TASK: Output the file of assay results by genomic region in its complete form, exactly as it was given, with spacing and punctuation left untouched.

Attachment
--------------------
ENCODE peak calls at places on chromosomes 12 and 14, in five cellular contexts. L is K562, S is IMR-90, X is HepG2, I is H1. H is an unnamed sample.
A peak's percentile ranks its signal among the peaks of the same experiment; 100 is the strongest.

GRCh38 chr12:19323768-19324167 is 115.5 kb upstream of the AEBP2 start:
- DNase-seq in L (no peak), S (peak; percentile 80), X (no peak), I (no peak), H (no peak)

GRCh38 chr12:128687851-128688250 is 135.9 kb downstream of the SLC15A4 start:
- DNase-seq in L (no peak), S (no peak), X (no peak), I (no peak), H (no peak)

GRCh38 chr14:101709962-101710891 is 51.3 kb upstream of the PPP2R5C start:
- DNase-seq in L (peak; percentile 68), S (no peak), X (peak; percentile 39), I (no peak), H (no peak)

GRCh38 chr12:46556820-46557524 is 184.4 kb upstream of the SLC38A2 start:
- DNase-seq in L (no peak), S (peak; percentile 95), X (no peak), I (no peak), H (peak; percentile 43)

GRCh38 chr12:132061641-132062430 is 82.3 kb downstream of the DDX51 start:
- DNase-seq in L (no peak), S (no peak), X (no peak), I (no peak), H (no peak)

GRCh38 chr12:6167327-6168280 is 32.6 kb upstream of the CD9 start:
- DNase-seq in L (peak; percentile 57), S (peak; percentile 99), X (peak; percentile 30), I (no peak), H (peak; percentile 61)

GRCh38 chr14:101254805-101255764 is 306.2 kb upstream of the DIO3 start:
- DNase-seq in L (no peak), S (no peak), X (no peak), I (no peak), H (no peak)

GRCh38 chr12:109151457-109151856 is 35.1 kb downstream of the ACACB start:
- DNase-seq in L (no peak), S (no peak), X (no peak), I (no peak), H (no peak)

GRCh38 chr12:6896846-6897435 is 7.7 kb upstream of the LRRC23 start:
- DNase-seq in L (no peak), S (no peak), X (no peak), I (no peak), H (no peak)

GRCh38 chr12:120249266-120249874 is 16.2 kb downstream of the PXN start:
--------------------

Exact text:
ENCODE peak calls at places on chromosomes 12 and 14, in five cellular contexts. L is K562, S is IMR-90, X is HepG2, I is H1. H is an unnamed sample.
A peak's percentile ranks its signal among the peaks of the same experiment; 100 is the strongest.

GRCh38 chr12:19323768-19324167 is 115.5 kb upstream of the AEBP2 start:
- DNase-seq in L (no peak), S (peak; percentile 80), X (no peak), I (no peak), H (no peak)

GRCh38 chr12:128687851-128688250 is 135.9 kb downstream of the SLC15A4 start:
- DNase-seq in L (no peak), S (no peak), X (no peak), I (no peak), H (no peak)

GRCh38 chr14:101709962-101710891 is 51.3 kb upstream of the PPP2R5C start:
- DNase-seq in L (peak; percentile 68), S (no peak), X (peak; percentile 39), I (no peak), H (no peak)

GRCh38 chr12:46556820-46557524 is 184.4 kb upstream of the SLC38A2 start:
- DNase-seq in L (no peak), S (peak; percentile 95), X (no peak), I (no peak), H (peak; percentile 43)

GRCh38 chr12:132061641-132062430 is 82.3 kb downstream of the DDX51 start:
- DNase-seq in L (no peak), S (no peak), X (no peak), I (no peak), H (no peak)

GRCh38 chr12:6167327-6168280 is 32.6 kb upstream of the CD9 start:
- DNase-seq in L (peak; percentile 57), S (peak; percentile 99), X (peak; percentile 30), I (no peak), H (peak; percentile 61)

GRCh38 chr14:101254805-101255764 is 306.2 kb upstream of the DIO3 start:
- DNase-seq in L (no peak), S (no peak), X (no peak), I (no peak), H (no peak)

GRCh38 chr12:109151457-109151856 is 35.1 kb downstream of the ACACB start:
- DNase-seq in L (no peak), S (no peak), X (no peak), I (no peak), H (no peak)

GRCh38 chr12:6896846-6897435 is 7.7 kb upstream of the LRRC23 start:
- DNase-seq in L (no peak), S (no peak), X (no peak), I (no peak), H (no peak)

GRCh38 chr12:120249266-120249874 is 16.2 kb downstream of the PXN start: